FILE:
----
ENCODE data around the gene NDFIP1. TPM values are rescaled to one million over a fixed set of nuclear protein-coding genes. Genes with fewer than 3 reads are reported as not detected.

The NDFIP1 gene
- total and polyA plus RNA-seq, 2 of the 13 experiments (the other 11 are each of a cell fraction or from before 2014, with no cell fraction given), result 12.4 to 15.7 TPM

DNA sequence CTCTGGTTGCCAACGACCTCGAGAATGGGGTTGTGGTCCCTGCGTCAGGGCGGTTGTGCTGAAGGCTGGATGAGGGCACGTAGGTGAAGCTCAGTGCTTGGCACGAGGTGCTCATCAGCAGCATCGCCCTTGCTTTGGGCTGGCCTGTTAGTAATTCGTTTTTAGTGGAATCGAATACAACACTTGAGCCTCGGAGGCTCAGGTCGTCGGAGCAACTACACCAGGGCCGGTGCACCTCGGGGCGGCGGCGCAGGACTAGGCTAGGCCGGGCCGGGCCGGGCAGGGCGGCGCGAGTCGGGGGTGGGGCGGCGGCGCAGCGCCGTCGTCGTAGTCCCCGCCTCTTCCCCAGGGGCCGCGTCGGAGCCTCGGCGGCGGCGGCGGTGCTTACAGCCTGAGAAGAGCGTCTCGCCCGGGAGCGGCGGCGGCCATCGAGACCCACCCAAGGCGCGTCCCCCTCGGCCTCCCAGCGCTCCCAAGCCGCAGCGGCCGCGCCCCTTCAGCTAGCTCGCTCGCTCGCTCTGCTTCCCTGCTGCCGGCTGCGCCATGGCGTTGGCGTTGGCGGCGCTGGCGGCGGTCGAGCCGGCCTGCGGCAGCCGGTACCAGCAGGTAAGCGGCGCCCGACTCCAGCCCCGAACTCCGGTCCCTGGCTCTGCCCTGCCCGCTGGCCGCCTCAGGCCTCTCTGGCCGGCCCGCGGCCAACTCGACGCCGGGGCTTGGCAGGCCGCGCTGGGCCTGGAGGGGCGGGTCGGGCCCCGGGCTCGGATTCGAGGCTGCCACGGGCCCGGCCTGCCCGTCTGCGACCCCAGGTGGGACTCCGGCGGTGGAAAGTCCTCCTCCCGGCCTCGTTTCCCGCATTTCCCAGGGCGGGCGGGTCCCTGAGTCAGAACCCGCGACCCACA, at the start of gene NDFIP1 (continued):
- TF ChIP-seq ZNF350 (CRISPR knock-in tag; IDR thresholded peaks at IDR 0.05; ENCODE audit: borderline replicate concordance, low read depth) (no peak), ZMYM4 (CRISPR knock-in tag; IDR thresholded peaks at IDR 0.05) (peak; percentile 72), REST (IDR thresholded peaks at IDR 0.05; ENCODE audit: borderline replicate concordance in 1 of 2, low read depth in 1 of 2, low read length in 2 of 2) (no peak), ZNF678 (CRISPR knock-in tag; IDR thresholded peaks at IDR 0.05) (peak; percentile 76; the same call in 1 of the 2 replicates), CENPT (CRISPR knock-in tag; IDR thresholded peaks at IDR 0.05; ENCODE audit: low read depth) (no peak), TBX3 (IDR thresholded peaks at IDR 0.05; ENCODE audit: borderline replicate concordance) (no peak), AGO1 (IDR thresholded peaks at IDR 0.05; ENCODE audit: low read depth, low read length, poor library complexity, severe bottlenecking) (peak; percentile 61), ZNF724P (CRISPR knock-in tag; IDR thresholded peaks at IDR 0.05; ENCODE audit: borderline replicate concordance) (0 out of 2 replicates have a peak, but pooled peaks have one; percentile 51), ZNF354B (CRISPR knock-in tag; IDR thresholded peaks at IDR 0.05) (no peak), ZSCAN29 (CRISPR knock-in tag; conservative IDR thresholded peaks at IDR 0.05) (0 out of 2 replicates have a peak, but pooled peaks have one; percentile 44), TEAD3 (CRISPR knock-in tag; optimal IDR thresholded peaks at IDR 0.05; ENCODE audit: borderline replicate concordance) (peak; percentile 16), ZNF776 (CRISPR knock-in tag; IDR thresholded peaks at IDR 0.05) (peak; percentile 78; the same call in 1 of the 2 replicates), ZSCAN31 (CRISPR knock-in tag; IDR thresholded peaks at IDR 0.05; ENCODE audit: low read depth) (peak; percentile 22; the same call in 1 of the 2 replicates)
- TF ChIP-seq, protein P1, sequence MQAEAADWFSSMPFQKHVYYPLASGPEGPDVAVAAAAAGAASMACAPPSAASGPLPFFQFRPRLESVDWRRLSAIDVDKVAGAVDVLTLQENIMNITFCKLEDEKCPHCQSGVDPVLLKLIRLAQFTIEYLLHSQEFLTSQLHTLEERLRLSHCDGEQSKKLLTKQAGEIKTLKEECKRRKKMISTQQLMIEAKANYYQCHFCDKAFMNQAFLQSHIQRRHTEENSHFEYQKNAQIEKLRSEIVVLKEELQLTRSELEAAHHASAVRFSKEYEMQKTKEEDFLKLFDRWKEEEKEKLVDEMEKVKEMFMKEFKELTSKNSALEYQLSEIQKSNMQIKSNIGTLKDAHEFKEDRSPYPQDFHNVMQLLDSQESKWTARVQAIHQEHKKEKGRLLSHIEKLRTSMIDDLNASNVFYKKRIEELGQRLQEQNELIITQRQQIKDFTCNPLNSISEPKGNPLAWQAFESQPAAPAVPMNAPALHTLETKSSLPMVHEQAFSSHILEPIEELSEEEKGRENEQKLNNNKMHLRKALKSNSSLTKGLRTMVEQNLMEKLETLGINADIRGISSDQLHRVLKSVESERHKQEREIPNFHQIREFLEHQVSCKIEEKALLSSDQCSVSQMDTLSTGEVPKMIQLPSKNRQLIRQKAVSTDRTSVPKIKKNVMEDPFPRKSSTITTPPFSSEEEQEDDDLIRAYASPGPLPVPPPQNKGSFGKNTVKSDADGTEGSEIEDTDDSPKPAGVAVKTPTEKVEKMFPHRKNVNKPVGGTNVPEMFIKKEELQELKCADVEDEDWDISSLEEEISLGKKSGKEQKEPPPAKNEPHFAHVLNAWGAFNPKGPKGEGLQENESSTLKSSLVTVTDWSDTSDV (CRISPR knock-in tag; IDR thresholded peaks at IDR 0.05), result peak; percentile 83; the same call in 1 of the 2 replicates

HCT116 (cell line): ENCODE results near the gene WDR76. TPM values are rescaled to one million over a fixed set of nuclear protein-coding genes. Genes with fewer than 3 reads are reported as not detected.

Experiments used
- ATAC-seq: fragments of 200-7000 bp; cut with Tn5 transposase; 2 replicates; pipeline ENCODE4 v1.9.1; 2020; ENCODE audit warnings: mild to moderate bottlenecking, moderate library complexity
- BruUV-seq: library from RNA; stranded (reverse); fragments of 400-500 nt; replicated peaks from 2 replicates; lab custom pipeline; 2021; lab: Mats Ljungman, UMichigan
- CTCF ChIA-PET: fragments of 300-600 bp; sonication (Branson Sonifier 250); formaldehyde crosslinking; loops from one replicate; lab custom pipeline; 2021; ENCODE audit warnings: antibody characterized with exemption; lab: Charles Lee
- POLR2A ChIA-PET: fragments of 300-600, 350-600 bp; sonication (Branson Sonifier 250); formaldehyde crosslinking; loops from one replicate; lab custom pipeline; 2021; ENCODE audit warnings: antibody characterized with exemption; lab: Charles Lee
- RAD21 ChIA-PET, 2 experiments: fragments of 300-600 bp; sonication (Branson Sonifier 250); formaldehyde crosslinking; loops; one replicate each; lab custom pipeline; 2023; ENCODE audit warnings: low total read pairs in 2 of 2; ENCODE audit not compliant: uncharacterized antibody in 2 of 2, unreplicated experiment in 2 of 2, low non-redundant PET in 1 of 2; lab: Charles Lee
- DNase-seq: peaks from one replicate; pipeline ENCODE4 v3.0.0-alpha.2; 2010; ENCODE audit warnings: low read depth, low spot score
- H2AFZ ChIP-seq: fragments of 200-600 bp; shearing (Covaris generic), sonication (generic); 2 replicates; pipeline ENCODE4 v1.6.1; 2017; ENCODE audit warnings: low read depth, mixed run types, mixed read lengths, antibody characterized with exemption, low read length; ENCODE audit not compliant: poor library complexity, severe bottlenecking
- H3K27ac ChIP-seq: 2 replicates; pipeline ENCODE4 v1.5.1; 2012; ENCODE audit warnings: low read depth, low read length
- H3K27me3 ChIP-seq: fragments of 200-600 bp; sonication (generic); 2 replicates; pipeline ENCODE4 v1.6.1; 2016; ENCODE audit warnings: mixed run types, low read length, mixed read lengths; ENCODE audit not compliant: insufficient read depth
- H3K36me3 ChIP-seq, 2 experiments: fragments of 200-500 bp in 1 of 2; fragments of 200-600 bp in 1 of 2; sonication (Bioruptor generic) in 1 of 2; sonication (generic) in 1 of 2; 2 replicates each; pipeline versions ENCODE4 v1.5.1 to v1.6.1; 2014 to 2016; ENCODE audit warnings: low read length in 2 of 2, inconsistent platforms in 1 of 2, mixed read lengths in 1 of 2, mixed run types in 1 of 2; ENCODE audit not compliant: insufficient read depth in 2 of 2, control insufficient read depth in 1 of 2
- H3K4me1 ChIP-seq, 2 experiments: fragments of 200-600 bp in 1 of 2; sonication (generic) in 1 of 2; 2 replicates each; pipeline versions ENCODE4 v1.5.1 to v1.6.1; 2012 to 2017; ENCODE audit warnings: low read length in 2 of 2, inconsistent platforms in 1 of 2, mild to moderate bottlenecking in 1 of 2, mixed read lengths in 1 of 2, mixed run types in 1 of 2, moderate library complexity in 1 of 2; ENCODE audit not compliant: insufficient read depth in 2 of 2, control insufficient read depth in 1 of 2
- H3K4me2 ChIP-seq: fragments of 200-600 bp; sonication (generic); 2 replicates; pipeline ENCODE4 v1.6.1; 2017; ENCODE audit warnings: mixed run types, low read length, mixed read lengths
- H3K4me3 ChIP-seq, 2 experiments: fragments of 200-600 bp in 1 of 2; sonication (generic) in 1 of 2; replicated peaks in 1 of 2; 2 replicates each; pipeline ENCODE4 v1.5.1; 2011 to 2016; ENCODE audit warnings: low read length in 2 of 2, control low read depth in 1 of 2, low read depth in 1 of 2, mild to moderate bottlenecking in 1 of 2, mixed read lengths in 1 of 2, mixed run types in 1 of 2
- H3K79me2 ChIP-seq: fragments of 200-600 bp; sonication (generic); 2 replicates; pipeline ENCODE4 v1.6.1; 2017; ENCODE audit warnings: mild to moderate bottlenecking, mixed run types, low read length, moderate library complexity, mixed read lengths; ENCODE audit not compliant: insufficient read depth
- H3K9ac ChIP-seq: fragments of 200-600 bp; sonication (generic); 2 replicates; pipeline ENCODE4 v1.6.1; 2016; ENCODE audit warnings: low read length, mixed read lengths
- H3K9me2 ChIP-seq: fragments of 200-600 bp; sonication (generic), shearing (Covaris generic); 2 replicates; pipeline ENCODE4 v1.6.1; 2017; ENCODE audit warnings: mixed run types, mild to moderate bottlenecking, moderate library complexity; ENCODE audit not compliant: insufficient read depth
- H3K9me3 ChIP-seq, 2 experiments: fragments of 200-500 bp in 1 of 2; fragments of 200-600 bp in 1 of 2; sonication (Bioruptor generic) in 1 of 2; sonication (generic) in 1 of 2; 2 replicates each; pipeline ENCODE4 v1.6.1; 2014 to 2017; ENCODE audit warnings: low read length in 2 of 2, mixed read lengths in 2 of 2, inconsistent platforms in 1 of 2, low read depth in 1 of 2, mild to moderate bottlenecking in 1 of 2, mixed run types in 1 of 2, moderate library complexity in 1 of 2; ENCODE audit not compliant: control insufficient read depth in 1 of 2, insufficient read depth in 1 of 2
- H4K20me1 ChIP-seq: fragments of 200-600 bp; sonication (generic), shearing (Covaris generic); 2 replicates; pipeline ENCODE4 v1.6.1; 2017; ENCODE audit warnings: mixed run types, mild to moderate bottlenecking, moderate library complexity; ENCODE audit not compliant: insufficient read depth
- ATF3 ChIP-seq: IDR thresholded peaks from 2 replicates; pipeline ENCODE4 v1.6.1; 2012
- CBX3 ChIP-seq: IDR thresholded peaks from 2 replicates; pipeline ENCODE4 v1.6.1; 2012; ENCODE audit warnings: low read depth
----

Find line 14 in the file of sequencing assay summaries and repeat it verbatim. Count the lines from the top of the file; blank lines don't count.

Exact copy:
- DNase-seq: peaks from one replicate; pipeline ENCODE4 v3.0.0-alpha.2; 2010; ENCODE audit warnings: low read depth, low spot score